What it’s like to be a first generation black immigrant at university

It can often be puzzling and dating to find a balance between your two cultural identities

As a black student in university, you begin to realise your presence through invisibility and hyper-visibility. Invisible, for example, when attending the poetry society that is filled with all white people of differing interests from you. Hyper-visible on the other hand, when learning about slave trade in your lecture and you feel all eyes drawn on you. It is possible to simultaneously feel both depending on the situation.

As a first generation immigrant, learning to adapt to your home culture as well as the outside culture, is a skill that is often taken for granted – and a trait of my background

After living in various environments, I have been forced to question my geographical identity. Being a first generation immigrant means that it is often a common experience to feel ‘too British’ for your household, yet ‘too foreign’ for your British associates. It means that there is a constant juggle in life of subconsciously finding the balance that satisfies both.

It’s interesting to note the different experiences of minority ethnics that live on campus as opposed to minority ethnics off campus. There appears to be a higher percentage of minority ethnics that live off-campus in Nottingham than on campus. This makes the conversation of the invisibility and hyper-visibility of minority ethnics interesting when comparing the two types of residents.

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I remember during first year, my friend would live with me in my off-campus accommodation because she found it so much more comfortable there. That’s not to say that the lack of black people there was the sole reason why, but it was certainly a huge factor.

Whilst she may have felt simultaneously invisible and hyper-visible in her own accommodation, she certainly felt comfortable enough in mine. Again, that’s another example of subconsciously trying to find the balance.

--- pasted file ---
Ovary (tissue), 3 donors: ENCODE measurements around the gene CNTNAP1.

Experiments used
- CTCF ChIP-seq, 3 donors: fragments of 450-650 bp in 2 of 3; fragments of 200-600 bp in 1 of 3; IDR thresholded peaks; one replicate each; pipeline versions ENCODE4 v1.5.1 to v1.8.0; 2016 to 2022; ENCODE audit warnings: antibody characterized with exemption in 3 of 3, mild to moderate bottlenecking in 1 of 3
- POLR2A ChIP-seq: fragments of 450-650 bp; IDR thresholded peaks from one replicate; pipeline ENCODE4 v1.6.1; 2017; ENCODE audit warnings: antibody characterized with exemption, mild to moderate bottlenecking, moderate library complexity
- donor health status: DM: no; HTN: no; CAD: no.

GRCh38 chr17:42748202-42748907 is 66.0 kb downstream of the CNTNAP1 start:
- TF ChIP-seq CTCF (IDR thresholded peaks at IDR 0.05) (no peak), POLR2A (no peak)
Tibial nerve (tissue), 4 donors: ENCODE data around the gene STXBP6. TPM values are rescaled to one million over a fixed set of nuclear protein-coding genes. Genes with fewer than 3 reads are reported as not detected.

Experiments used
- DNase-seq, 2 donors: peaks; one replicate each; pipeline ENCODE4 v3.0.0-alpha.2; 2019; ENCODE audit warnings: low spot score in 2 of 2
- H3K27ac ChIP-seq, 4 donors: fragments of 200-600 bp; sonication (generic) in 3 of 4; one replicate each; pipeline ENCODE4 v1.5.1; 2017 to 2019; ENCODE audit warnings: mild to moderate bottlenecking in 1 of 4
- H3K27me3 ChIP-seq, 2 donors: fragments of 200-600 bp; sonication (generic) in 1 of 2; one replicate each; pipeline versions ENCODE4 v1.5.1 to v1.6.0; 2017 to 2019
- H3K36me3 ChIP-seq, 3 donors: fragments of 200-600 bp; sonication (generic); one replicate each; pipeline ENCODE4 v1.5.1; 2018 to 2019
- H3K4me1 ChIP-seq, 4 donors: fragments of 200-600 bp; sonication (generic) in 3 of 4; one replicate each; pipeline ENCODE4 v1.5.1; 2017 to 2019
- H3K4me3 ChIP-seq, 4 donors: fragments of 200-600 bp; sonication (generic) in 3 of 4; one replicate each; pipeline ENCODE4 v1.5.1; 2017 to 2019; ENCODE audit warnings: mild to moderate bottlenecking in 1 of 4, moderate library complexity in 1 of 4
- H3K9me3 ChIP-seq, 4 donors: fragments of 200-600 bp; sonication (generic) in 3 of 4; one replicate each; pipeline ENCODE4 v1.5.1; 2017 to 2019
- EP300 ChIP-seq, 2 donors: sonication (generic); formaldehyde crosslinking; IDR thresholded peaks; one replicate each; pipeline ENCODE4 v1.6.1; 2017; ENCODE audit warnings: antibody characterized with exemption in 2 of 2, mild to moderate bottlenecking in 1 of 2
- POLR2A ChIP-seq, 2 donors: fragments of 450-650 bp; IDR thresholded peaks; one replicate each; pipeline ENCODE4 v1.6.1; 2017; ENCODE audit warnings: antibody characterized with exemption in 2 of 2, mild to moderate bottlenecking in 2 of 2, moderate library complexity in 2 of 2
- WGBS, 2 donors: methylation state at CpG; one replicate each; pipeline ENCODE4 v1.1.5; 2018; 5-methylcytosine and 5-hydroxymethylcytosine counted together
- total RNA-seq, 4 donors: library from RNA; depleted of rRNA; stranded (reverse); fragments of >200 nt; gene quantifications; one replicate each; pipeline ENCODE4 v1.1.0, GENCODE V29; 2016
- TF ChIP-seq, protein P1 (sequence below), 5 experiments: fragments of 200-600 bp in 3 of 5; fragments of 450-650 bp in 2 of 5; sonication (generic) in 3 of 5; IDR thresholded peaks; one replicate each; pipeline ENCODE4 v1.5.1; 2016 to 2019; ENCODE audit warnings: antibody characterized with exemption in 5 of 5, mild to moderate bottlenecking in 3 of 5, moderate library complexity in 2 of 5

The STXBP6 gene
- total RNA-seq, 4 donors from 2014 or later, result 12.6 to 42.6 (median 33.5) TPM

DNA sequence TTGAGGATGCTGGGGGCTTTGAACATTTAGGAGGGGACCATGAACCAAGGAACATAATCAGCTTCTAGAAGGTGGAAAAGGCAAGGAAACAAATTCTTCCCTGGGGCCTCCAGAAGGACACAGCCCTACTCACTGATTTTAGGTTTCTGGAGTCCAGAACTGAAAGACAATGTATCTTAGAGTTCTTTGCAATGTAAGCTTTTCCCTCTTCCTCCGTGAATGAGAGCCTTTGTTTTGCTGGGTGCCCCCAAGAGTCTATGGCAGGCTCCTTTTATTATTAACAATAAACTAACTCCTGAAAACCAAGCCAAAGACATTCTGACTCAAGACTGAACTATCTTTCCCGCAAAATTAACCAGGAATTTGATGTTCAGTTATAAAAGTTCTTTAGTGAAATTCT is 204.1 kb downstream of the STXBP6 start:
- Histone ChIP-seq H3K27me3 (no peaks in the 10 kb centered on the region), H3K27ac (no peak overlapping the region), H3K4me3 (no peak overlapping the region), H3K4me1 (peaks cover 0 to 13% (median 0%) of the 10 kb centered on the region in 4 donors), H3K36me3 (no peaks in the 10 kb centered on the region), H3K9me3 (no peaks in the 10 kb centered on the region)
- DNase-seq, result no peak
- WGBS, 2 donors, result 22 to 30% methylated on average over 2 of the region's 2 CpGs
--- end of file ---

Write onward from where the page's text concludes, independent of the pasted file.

I think that is why there is often a sudden rush at the start of university to join societies that are catered to embracing culture e.g. the African and Caribbean Society. It is within our human condition to feel accepted; to relate and identify with something bigger than us. Personally, I think that’s why we all love a cheeky horoscope, but that’s another conversation!

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Universities that seek to be diverse, need to understand that it is not just about reaching the diversity percentage for their stats, but aiming to cater to those diverse needs. I remember getting excited to see one topic in my module on blackness in the media. But that was one topic. And still, not everybody can relate in their different courses. It would be so much nicer if the curriculum could consistently showcase a broad range of cultural figures within courses, as opposed to just one topic.

The history of black people for example, is usually associated with slavery, but wouldn’t it be amazing if we had as much emphasis on the black inventors or artists or historians that have improved society today? The same applies to other minority ethnics that are not included enough in curriculums.

If improvements are not made, it won’t be surprising to possibly see a rise in imposter syndrome, whereby these students adopt an uncertain and inferior presence in academic situations. There is a need to be conscious of first generation immigrants who are juggling between two cultures that may sometimes clash. And as they attempt to find the balance, universities should also make it easier for them to do so.